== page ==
Re: Propositions (Fritz Lehmann)
Date: Thu, 12 May 94 02:03:29 CDT
From: (Fritz Lehmann)
Message-id: <>
To:, interlingua@ISI.EDU,
Subject: Re: Propositions

     I said:
>>     Yes, the notions of "propositions" which have been discussed here
>>in an ontology, not in the logic.  Except for the extreme end of the
>>(the end in which all logically equivalent propositions are one), all the
>>rest of the ideas have to to with representation and semiosis.  As in: Did
>>Oedipus want to marry his mother?- yes because he wanted to marry Jocasta,
>>and Jocasta was his mother, therefore he wanted to marry his mother.  The
>>fallacy of this example, and similar limits to substitution, has to do with
>>the nature of people, knowledge and desires, or other real-world facts for
>>other examples.  In a universe in which nobody exists and nothing
>>anything else (_to_ anyone), I don't believe that the "spectrum" exists at
>>all.  The different degrees and kinds of "proposition" are dependent on
>>semiosis and representation among signs and sign-makers.  The only
>>issue for the logic is the relation between a quoted sentence and the same
>>sentence, unquoted.  (If quoted sentences have any logical status at all,
>>that is.)

     McCarthy said:
>I think Fritz Lehman is mistaken in saying that languages admitting
>paradoxes of belief and desire depend on humans being involved.
>Computer programs will also sometimes be in the position of having
>something as a goal under one set of names and its opposite as a goal
>under another set of names.

     No, I agree with this absolutely.  I said "representations among signs
and sign-makers"; I specifically do not limit this to human beings. (I made
sure to note "or other real-world facts for other examples" but I should have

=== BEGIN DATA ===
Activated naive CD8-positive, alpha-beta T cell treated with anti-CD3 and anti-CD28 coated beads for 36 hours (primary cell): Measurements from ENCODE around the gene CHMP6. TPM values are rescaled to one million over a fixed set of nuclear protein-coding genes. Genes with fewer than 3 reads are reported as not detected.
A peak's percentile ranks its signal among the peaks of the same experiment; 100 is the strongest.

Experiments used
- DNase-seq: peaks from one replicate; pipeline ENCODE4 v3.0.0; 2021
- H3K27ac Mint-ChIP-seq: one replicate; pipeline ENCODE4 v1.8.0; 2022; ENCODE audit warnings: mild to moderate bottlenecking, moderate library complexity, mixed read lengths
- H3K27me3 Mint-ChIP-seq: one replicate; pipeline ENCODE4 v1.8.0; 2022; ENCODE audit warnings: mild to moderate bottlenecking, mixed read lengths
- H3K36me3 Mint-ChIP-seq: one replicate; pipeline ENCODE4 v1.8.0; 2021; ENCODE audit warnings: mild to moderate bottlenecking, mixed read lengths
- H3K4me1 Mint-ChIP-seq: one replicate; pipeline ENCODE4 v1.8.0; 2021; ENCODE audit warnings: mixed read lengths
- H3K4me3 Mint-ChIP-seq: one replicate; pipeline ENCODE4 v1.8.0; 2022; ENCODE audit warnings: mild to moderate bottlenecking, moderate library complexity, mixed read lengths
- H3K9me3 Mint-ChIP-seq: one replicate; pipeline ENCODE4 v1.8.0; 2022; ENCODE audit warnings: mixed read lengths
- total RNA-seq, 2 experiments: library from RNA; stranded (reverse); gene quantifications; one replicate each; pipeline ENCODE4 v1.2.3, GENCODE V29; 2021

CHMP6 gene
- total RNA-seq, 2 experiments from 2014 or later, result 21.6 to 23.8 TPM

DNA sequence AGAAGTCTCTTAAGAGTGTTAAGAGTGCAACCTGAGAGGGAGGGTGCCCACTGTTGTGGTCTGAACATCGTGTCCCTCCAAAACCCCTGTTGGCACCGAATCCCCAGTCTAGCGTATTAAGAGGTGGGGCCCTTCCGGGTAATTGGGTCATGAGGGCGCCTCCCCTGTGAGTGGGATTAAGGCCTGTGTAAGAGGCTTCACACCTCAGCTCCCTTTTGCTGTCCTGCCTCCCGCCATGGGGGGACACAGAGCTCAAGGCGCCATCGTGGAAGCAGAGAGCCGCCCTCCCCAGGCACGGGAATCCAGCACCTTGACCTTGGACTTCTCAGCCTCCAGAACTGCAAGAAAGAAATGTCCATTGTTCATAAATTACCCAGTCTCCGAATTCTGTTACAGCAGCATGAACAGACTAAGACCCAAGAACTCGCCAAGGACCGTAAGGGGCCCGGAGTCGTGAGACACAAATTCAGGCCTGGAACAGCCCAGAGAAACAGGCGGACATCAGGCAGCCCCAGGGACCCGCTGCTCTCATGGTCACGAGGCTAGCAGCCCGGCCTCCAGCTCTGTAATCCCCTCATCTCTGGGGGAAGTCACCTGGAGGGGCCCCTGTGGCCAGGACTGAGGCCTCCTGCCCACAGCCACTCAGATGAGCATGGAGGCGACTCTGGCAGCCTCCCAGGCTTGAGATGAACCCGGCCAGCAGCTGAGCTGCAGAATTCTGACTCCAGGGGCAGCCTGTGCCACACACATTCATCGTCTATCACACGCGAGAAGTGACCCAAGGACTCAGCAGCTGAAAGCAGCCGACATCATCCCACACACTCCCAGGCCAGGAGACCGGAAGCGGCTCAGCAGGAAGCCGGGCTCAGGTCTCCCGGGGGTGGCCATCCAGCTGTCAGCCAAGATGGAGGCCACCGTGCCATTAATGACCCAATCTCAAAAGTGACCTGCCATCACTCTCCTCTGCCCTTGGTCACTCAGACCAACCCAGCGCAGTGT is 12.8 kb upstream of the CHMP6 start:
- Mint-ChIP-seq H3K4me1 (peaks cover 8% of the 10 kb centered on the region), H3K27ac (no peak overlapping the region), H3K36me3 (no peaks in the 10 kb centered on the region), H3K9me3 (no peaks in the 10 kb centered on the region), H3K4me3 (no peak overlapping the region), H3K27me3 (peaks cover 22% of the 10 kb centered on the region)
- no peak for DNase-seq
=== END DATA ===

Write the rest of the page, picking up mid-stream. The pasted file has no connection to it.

added "or any thing" after my "_to_ anyone".  I believe representation is
most often a chain-like linkage of triadic (ternary) sign-relations in
Charles Peirce's theory of formal semiotics (which is rigorous and
mathematical compared with modern "semiotics" rubbish).  Each sign relation
is a triadic relation (essentially indecomposable into dyads) among
representer, represented and the "interpretant" to whom (or rather to which)
the representer represents the represented.  The "meaning" travels along this
linkage (often picking up and losing information at each step).  How high-
level a creature has to be to have a sign-representation is the subject of a
lot of debate; Walker Percy said even Heller Keller didn't have it until her
transcending realization about the hand-sign for "water".  I on the other
hand put it much lower, down among the transistors and thermostats.  (Wlodek
Zadrozny of IBM has a promising theory about this.)  I still think, however,
that _some_ physical or "functional entities" must be presumed to exist in
the ontology before any of the "impure" notions of proposition have any
relevance or even the ability to be defined.  (By "impure" I mean other than
"up to logical equivalence" -- I guess there is some leeway there, though,
since you might say "up to intuitionistic logical equivalence" or something.)

                          Yours truly,   Fritz Lehmann
4282 Sandburg Way, Irvine, California 92715, U.S.A.
Tel.: (714)-733-0566  Fax: (714)-733-0506